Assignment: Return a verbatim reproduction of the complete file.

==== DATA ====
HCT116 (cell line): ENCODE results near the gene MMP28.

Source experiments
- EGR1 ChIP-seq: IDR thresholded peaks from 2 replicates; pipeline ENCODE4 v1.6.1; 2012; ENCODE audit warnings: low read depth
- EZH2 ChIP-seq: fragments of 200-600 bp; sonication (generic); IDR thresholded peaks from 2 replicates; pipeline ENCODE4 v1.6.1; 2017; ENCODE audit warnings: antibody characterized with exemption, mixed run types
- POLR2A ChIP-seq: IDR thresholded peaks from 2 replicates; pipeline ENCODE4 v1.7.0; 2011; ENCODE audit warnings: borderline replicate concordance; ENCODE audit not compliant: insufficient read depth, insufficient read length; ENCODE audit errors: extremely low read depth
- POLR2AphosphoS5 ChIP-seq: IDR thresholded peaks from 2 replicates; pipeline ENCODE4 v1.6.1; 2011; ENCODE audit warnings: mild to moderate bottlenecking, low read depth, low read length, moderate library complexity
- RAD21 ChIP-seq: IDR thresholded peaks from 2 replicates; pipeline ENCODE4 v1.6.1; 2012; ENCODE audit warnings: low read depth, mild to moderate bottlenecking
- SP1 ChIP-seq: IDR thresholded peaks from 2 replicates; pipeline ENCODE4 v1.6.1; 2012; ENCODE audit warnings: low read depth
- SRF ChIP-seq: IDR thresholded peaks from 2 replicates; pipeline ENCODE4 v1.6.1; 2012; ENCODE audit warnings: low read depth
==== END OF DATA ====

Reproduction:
HCT116 (cell line): ENCODE results near the gene MMP28.

Source experiments
- EGR1 ChIP-seq: IDR thresholded peaks from 2 replicates; pipeline ENCODE4 v1.6.1; 2012; ENCODE audit warnings: low read depth
- EZH2 ChIP-seq: fragments of 200-600 bp; sonication (generic); IDR thresholded peaks from 2 replicates; pipeline ENCODE4 v1.6.1; 2017; ENCODE audit warnings: antibody characterized with exemption, mixed run types
- POLR2A ChIP-seq: IDR thresholded peaks from 2 replicates; pipeline ENCODE4 v1.7.0; 2011; ENCODE audit warnings: borderline replicate concordance; ENCODE audit not compliant: insufficient read depth, insufficient read length; ENCODE audit errors: extremely low read depth
- POLR2AphosphoS5 ChIP-seq: IDR thresholded peaks from 2 replicates; pipeline ENCODE4 v1.6.1; 2011; ENCODE audit warnings: mild to moderate bottlenecking, low read depth, low read length, moderate library complexity
- RAD21 ChIP-seq: IDR thresholded peaks from 2 replicates; pipeline ENCODE4 v1.6.1; 2012; ENCODE audit warnings: low read depth, mild to moderate bottlenecking
- SP1 ChIP-seq: IDR thresholded peaks from 2 replicates; pipeline ENCODE4 v1.6.1; 2012; ENCODE audit warnings: low read depth
- SRF ChIP-seq: IDR thresholded peaks from 2 replicates; pipeline ENCODE4 v1.6.1; 2012; ENCODE audit warnings: low read depth